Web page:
The Seattle City Council has unanimously voted to end the city’s relationship with Wells Fargo over the bank’s financing of the Dakota Access Pipeline (DAPL), its financing of private prison companies, and a regulatory scandal involving the bank’s creation of two million unauthorized accounts.

All nine council members voted to take $3 billion of city funds away from the bank after Seattle’s current contract expires in 2018. The vote occurred just hours after the Army notified Congress that it will be granting an easement allowing DAPL builders to drill under the Missouri River following a presidential memo from Donald Trump.

That $3 billion could find a home in a Seattle or Washington state public bank when one becomes available. All they have to do is mimic North Dakota’s public bank which has been working well for over 100 years. The Public Banking Institute is working on a model which could be replicated in cities and states throughout the US. All city council members would have to do is to vote to replicate the model.

One Seattle City Council member who is determined to bring about a public bank is Kshama Sawant. She is an American socialist politician, activist, and member of the Socialist Alternative. A former software engineer, Sawant became a socialist activist and part-time economics instructor in Seattle after immigrating to the United States. Sawant ran unsuccessfully for the Washington House of Representatives before winning her seat on the Seattle City Council. Sawant was the first socialist to win a city-wide election in Seattle since Anna Louise Strong was elected to the School Board in 1916. Socialist Alternative describes itself as “a community of activists fighting against budget cuts in public services; fighting for living wage jobs and militant, democratic unions; and people of all colors speaking out against racism and attacks on immigrants, students organizing against tuition hikes and war, and men fighting sexism and homophobia.”

A public bank could cut the cost of building public schools in Washington in half. Half the cost of building new schools is in interest paid to banks and bondholders. That would all come back to state or city coffers depending on whether the schools were financed by a state or city public bank.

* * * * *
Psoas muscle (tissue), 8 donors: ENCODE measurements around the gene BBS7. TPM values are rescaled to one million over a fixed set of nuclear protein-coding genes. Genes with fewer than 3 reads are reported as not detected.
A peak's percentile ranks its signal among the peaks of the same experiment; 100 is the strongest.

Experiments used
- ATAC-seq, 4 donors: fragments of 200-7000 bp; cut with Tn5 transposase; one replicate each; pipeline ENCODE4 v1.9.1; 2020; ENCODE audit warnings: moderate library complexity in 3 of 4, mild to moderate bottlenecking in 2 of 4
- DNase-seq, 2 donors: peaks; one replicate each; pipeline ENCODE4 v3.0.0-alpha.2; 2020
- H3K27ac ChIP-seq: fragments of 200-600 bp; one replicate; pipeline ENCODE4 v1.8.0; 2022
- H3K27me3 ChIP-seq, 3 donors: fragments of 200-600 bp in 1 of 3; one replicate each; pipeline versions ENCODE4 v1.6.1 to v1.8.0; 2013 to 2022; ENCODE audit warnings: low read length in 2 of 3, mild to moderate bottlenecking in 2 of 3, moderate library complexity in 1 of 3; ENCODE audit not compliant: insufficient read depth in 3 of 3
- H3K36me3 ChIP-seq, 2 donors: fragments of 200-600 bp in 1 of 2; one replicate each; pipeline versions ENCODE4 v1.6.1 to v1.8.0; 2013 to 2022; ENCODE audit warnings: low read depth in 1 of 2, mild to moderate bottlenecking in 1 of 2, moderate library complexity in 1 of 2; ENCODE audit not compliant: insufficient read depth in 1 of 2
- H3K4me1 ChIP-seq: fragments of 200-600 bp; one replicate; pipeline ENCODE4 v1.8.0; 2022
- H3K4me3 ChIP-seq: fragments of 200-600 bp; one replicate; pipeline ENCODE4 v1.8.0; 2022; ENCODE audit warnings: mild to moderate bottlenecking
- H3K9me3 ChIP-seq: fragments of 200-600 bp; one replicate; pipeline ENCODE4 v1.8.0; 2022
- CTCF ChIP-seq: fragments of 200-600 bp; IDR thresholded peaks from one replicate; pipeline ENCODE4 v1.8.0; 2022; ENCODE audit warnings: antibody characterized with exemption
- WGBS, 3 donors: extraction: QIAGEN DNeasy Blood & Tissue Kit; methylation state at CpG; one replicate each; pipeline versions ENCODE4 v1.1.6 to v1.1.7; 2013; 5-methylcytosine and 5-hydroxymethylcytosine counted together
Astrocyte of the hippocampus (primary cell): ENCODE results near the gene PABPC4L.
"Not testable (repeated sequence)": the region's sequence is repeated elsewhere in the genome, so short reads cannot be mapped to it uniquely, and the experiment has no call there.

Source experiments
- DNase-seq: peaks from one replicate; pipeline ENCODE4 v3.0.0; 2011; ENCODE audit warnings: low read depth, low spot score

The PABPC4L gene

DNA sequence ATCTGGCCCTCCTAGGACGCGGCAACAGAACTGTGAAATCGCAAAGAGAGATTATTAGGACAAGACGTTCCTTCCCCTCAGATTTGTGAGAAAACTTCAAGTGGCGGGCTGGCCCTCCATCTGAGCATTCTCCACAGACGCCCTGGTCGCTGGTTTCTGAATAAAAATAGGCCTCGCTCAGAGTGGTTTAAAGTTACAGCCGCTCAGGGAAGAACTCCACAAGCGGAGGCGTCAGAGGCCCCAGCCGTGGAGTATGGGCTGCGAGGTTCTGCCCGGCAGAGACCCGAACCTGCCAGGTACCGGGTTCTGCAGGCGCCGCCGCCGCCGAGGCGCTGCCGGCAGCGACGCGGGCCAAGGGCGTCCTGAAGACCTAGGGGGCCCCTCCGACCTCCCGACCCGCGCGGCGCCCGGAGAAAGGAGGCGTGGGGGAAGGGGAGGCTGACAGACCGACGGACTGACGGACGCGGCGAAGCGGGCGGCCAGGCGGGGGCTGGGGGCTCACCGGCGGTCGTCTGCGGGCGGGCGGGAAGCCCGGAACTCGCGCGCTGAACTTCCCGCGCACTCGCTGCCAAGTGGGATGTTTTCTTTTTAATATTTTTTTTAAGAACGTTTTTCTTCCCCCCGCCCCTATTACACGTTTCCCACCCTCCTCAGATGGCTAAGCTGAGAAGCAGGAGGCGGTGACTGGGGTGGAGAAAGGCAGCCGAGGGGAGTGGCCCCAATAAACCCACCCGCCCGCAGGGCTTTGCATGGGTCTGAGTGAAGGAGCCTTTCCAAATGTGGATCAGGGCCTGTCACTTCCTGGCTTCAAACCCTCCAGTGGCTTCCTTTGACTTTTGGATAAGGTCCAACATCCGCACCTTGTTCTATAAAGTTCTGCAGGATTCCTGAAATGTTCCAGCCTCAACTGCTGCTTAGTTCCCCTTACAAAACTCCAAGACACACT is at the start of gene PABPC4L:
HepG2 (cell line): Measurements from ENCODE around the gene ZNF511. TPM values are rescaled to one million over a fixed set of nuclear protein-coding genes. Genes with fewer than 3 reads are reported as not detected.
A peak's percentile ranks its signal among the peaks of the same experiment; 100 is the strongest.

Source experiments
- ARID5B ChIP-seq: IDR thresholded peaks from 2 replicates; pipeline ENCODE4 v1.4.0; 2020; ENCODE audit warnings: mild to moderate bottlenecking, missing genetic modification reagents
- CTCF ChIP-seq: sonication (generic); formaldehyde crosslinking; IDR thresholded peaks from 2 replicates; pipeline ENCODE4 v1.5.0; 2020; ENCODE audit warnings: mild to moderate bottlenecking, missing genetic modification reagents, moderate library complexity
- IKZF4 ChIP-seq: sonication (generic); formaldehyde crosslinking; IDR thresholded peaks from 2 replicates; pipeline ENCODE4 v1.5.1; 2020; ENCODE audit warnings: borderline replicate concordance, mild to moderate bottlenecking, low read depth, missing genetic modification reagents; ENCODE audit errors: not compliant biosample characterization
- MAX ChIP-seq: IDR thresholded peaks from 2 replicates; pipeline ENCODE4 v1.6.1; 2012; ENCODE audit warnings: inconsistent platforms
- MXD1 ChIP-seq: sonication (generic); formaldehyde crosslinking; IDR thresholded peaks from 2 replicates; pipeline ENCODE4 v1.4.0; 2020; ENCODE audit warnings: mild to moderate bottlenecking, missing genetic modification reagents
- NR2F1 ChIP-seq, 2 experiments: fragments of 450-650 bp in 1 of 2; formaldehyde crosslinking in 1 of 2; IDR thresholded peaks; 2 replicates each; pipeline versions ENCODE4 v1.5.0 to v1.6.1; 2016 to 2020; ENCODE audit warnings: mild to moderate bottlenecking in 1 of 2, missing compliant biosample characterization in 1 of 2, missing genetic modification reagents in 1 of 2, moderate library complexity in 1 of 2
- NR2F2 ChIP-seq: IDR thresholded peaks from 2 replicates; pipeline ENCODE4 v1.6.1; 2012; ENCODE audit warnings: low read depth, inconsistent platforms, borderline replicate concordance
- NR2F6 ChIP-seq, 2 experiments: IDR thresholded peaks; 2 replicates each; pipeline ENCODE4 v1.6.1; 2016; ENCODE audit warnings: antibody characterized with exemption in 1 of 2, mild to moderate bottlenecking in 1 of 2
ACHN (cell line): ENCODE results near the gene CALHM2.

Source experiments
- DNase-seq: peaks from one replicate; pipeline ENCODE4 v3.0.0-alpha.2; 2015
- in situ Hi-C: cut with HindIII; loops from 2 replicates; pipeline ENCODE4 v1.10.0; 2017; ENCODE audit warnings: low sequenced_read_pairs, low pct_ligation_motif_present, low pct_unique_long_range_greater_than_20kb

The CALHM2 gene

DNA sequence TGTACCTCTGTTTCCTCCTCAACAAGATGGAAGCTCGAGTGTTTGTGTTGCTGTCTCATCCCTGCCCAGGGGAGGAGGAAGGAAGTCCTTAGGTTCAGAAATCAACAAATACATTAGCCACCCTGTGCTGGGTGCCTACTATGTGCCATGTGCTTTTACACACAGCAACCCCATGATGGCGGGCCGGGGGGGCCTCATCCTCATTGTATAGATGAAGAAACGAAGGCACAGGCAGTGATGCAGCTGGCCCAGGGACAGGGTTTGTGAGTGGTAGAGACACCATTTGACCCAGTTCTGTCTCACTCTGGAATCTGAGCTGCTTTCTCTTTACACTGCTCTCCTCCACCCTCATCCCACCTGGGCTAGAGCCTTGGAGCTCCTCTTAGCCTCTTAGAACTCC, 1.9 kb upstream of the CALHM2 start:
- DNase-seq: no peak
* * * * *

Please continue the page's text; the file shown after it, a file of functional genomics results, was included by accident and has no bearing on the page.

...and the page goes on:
From the Washington Public Bank Coalition website:

How Our State Can Solve Its Budget Crisis: Create a Public Bank

Cut spending, fire teachers, raise taxes—these are the solutions always proposed to offset Washington State’s budget deficits. The state’s budget crises do not arise from too much spending or too little taxation on the poor and middle class. Instead, since 2000, corporate tax breaks in Washington State have more than doubled. The state simply isn’t getting enough tax revenue from corporations (see: realwashingtonstatebudget.info).

Also, since the 2008 financial market collapse, banks have cut back on lending. When small local businesses can’t secure low-interest loans, there are layoffs and business closures in the private sector, which also cause state revenues to plummet. To solve this problem, since 2010, 17 states, including Washington State, have drafted legislation to establish public banks based on the successful Bank of North Dakota.

A Public Bank for Cities in San Diego County

There is a local movement to create a public bank in San Diego. A group has been meeting regularly and is studying the possibilities for several cities within San Diego County. They are meeting with local officials people and hope to use the Oakland Resolution cited partially above as a first step in getting the ball rolling.

Notwithstanding some setbacks and some attrition of the ranks, our courageous group continues to fight for banking reform and the creation of public banks throughout California. We have been encouraged by the recent success in Oakland with the unanimous approval of the Public Banking Resolution by their City Council. It gives us hope! We need referrals to the mayors, city Council members and finance directors for the 18 incorporated cities in San Diego County to stop our money from flowing to Wall Street!


John Lawrence graduated from Georgia Tech, Stanford and University of California at San Diego. While at UCSD, he was one of the original writer/workers on the San Diego Free Press in the late 1960s. He founded the San Diego Jazz Society in 1984 which had grants from the San Diego Commission for Arts and Culture and presented both local and nationally known jazz artists. John received a Society of Professional Journalists, San Diego chapter, 2014 award. His website is Social Choice and Beyond which exemplifies his interest in Economic Democracy. His book is East West Synthesis. He also blogs at Will Blog For Food. He can be reached at j.c.lawrence@cox.net.

“Karen Handel Has a Long History of Suppressing Votes” by Ari Berman

She’s purged voter rolls, blocked Democratic candidates from running, and supported strict voter-ID laws.

JUNE 19, 2017 (thenation.com)